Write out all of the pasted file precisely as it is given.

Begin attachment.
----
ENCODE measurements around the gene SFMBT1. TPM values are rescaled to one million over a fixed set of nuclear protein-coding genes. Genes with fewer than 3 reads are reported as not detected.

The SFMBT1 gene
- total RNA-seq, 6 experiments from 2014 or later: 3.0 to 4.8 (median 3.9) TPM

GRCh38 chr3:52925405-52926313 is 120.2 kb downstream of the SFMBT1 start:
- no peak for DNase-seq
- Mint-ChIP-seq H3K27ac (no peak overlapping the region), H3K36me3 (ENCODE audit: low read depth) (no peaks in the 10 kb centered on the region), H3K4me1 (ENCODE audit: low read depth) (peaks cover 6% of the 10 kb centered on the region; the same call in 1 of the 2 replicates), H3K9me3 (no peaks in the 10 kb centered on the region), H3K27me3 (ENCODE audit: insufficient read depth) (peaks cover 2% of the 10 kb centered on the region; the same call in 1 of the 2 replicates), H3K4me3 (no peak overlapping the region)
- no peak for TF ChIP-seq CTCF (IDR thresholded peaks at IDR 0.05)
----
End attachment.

ENCODE measurements around the gene SFMBT1. TPM values are rescaled to one million over a fixed set of nuclear protein-coding genes. Genes with fewer than 3 reads are reported as not detected.

The SFMBT1 gene
- total RNA-seq, 6 experiments from 2014 or later: 3.0 to 4.8 (median 3.9) TPM

GRCh38 chr3:52925405-52926313 is 120.2 kb downstream of the SFMBT1 start:
- no peak for DNase-seq
- Mint-ChIP-seq H3K27ac (no peak overlapping the region), H3K36me3 (ENCODE audit: low read depth) (no peaks in the 10 kb centered on the region), H3K4me1 (ENCODE audit: low read depth) (peaks cover 6% of the 10 kb centered on the region; the same call in 1 of the 2 replicates), H3K9me3 (no peaks in the 10 kb centered on the region), H3K27me3 (ENCODE audit: insufficient read depth) (peaks cover 2% of the 10 kb centered on the region; the same call in 1 of the 2 replicates), H3K4me3 (no peak overlapping the region)
- no peak for TF ChIP-seq CTCF (IDR thresholded peaks at IDR 0.05)